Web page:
Do electric guitars sound get better as they get played more?

Si G X

Friend of Leo's
Joined
Dec 8, 2019
Posts
2,638
Location
England
I used hear and read about this - only on acoustic guitars, that they get sound better as they get played more.
If that is true, would it be the case for electric guitars too? Or it doesn't make sense?

The biggest problem with this whole question is that 'better' doesn't really mean anything.

Lets just say a pickup has become less magnetic and become mellower sounding over time, if you like a mellow sound you might think it's 'better' but if you like a more aggressive sound with a lot of bite, you might think it sounds 'worse' as it gets older.

I don't even know what you mean when you say 'better' and there's a good chance that my idea of 'better' isn't the same as yours.
 

Lowspeid

Tele-Meister
Joined
Feb 4, 2021
Posts
283
Age
43
Location
Pac NW
Not a big deal, but sometimes if a guitar hasn't been played for months it doesn't seem quite as lively.
They come back to life pretty quickly with a couple of hours' play, though.
I've noticed that with my spruce-top acoustics in particular. It takes my Songbird Deluxe a couple hours of playing to really "open up" and produce all the glorious overtones and "richness" inside it if I haven't played it in a while. I also notice it gets considerably louder the more I play it.

My Electrics? Can't say. I've owned my '60's AO Tele since 2018 and it hasn't sat unplayed more than a day or two in that time. The rest of the electrics I've owned have come and gone pretty quickly (I'm pretty sure the '58 LP I picked up a couple months back will be with me 'till the grave).
 

bgmacaw

Poster Extraordinaire
Joined
Feb 11, 2006
Posts
9,450
Location
Near Athens GA USA
What about the pickups? Do they get aged and change sound?

Materials engineers will tell you that a magnet's gauss will stay stable for a very long time unless exposed to powerful energy sources that can disrupt their magnetic field. Ack! What do those engineering geeks know about the mojo of aged pickups!
 

Winky

Tele-Holic
Joined
Nov 6, 2011
Posts
518
Location
Canada
Our friend plays one of these professionally in the Vancouver Symphony Orchestra. I was asking about the idea of "vintage". She said these get worse with playing and with time, and that all professionals play new instruments. The opposite of the stringed instruments.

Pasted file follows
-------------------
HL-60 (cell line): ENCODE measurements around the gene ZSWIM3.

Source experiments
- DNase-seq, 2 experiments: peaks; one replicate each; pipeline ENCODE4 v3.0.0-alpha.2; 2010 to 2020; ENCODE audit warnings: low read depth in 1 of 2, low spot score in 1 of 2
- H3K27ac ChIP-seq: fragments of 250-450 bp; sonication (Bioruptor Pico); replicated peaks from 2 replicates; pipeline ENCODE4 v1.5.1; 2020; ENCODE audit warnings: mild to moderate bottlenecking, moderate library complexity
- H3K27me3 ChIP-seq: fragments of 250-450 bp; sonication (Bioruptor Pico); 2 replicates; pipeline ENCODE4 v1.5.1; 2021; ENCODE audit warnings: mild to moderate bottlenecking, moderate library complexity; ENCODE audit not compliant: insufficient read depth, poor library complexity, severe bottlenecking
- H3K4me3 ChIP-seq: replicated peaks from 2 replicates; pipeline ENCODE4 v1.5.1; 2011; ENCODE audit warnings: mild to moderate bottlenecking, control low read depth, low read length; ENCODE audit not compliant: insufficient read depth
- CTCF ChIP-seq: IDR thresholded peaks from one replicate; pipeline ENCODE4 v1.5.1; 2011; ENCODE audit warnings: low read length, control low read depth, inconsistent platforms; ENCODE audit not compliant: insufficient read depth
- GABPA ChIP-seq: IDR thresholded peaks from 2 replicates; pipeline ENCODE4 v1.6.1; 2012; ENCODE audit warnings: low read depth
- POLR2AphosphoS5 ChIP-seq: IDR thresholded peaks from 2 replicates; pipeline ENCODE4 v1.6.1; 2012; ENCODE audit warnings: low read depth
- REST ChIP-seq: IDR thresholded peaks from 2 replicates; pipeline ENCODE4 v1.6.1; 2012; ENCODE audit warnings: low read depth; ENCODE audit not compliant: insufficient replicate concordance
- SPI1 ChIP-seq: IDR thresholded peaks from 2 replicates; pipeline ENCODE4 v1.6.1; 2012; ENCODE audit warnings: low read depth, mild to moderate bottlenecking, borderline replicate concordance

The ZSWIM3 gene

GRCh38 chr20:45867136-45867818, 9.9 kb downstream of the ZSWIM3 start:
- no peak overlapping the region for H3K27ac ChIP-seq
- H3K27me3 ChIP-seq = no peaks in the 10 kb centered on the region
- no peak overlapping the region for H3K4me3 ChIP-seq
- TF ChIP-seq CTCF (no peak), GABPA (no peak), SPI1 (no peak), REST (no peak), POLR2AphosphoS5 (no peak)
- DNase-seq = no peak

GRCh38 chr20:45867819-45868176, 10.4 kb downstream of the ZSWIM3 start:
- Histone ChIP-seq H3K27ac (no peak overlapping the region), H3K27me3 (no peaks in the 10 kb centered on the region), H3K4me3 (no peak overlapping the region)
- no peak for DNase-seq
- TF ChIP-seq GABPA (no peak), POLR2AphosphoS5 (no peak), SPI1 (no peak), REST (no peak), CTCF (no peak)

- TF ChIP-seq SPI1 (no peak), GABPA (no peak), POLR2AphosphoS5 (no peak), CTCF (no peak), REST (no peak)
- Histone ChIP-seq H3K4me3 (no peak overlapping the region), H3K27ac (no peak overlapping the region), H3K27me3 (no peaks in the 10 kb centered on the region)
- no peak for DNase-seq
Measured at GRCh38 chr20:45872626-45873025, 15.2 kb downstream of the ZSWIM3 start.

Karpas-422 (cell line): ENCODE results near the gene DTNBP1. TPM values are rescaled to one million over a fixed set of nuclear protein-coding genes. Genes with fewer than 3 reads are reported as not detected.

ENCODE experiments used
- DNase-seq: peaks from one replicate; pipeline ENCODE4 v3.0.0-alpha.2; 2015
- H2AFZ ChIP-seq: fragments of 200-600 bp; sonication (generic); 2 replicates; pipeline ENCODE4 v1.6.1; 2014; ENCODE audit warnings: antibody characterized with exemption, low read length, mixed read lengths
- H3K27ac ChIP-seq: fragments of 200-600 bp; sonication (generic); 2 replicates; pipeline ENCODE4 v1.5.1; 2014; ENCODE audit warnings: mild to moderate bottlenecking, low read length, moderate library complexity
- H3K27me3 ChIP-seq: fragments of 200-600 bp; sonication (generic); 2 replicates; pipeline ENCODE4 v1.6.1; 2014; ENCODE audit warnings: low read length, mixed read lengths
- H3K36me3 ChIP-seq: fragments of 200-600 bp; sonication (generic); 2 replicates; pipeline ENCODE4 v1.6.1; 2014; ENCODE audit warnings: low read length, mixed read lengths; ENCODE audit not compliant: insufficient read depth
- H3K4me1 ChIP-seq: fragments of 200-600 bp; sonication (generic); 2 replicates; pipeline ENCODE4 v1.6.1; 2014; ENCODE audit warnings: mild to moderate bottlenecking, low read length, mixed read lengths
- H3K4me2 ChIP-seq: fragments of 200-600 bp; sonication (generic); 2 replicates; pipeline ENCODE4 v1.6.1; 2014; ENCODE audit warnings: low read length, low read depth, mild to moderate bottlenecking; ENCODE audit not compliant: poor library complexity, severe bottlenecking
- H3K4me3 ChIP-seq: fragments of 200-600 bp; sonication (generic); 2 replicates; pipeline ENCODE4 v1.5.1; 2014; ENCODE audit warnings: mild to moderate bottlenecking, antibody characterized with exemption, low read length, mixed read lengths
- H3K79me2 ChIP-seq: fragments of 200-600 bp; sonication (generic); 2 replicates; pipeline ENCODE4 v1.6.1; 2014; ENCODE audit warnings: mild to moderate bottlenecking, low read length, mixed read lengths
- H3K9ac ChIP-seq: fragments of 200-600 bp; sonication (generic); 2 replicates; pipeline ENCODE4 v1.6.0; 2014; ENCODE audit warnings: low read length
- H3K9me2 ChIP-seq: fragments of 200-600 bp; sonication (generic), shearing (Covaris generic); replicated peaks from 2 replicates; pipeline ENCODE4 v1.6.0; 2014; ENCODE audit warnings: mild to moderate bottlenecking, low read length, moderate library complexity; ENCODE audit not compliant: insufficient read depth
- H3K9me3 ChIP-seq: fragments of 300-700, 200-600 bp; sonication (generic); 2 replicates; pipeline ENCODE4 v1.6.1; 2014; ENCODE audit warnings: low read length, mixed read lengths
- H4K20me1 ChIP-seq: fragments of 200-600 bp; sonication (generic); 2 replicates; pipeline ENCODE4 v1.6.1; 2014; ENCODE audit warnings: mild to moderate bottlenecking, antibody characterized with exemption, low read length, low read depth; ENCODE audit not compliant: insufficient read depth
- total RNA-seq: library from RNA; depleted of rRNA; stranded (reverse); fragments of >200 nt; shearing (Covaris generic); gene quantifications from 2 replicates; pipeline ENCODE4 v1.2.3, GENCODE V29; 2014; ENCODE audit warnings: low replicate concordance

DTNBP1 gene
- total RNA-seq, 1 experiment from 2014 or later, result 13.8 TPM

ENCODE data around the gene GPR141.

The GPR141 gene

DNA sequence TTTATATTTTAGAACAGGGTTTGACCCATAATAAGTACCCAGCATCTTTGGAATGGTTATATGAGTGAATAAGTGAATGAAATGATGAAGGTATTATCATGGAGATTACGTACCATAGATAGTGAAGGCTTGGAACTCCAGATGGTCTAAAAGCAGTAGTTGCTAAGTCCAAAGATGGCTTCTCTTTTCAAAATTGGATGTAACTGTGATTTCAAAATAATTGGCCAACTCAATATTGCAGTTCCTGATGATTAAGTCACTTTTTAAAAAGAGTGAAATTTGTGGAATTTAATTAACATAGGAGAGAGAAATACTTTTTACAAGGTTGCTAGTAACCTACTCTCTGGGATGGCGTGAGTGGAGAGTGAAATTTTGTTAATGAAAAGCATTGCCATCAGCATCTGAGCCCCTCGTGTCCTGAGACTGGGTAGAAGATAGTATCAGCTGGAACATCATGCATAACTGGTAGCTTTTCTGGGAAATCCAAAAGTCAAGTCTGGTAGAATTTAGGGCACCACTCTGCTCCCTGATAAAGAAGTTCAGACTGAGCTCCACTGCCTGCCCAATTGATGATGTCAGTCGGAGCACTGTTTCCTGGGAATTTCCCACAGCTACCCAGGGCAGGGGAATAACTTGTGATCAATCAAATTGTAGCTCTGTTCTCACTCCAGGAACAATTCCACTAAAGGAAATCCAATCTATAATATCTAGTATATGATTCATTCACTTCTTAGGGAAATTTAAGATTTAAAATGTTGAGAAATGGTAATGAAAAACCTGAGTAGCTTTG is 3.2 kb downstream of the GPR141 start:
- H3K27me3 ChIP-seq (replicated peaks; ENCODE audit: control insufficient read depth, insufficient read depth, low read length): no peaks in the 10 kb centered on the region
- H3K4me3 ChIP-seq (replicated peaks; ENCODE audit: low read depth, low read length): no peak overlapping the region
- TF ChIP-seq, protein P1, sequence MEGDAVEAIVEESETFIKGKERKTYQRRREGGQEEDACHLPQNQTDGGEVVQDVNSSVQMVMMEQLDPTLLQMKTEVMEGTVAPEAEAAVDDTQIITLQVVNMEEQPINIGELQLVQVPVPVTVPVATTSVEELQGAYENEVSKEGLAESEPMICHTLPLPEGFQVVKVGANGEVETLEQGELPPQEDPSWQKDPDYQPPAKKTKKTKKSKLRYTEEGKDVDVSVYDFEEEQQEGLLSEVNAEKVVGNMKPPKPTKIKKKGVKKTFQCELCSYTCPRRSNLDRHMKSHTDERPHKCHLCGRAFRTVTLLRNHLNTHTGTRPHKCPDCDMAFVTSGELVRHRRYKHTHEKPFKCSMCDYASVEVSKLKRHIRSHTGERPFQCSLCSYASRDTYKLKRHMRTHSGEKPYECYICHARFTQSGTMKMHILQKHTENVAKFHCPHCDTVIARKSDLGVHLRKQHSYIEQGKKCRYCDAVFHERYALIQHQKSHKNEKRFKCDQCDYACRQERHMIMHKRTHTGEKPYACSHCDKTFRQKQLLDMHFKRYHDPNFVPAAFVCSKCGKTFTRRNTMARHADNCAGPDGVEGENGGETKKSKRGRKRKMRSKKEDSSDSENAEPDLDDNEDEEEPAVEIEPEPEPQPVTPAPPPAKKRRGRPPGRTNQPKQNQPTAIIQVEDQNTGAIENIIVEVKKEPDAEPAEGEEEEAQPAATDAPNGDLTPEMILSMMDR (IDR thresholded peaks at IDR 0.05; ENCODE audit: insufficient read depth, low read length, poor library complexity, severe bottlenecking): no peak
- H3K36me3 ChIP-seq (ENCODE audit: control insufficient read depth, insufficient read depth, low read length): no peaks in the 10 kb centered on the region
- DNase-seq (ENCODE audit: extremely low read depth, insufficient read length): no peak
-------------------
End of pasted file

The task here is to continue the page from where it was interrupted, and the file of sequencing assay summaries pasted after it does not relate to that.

1652878790893.png
 

tomasz

Tele-Holic
Joined
Dec 18, 2007
Posts
943
Location
Europe
I think they actually sound worst! Many people post extatic threads about new guitars they are getting, and then they are becoming number 2s, 3s and get passed on with time ;)
 

Winky

Tele-Holic
Joined
Nov 6, 2011
Posts
518
Location
Canada
I've noticed that with my spruce-top acoustics in particular. It takes my Songbird Deluxe a couple hours of playing to really "open up" and produce all the glorious overtones and "richness" inside it if I haven't played it in a while. I also notice it gets considerably louder the more I play it.

My Electrics? Can't say. I've owned my '60's AO Tele since 2018 and it hasn't sat unplayed more than a day or two in that time. The rest of the electrics I've owned have come and gone pretty quickly (I'm pretty sure the '58 LP I picked up a couple months back will be with me 'till the grave).
"I also notice it gets considerably louder the more I play it."

That happens to me, but it isn't the guitar. As I get set with the position and feel of the instrument, I get more confident, and play it more assertively. When I play it for the first time after a break, I'm more "timid".
 

Nick Fanis

Poster Extraordinaire
Ad Free Member
Joined
Mar 3, 2003
Posts
7,168
Location
Athens-GREECE

Weazel

Tele-Afflicted
Joined
Oct 21, 2009
Posts
1,386
Location
Location Location

"Do electric guitars sound get better as they get played more?"​


Why yes. Yes they do.
You should be able to notice the betterness every other year of playing or so.
 

theleman

Tele-Meister
Joined
Sep 11, 2017
Posts
320
Location
Mars
My electric guitars seem getting better sounding as I keep adjusting the pickup heights, and actions and truss rods, and restring etc. They get better all the time. And once it has been set to the ideal or my favourite sound, it is just matter of playing more and practice, I suppose.
 
Last edited:

FenderLover

Poster Extraordinaire
Joined
Jun 11, 2009
Posts
6,266
Location
Minnesota
Reminds me of extraterrestrial life, always assumed to be more advanced than life here. Can't wait until they find a caveman situation somewhere.
 

SonicBlueByYou

TDPRI Member
Joined
Sep 21, 2019
Posts
70
Age
53
Location
Kootenays, BC
I used to believe that age made a difference with electric guitars, but recent experience has made me question that. Other than possibly a 1953 Esquire owned by a friend, by far the finest telecaster I have ever played is a heavy relic CS 70th anniversary broadcaster made in November 2021. It unceremoniously kicked a 2006 Nocaster I had owned for years out of the #1 position.

I bought it new, and the honeymoon period is long over. It remains a very very special guitar.

And the finest Strat I have ever played? It left the Fender Custom Shop three months ago.
 

tonfarbe

Tele-Afflicted
Joined
Jun 24, 2004
Posts
1,058
Location
Berlin, Yer-up
I used to believe that age made a difference with electric guitars, but recent experience has made me question that. Other than possibly a 1953 Esquire owned by a friend, by far the finest telecaster I have ever played is a heavy relic CS 70th anniversary broadcaster made in November 2021. It unceremoniously kicked a 2006 Nocaster I had owned for years out of the #1 position.

I bought it new, and the honeymoon period is long over. It remains a very very special guitar.

And the finest Strat I have ever played? It left the Fender Custom Shop three months ago.
This only proves that a new superb guitar sounds better than an old mediocre guita.
 




Top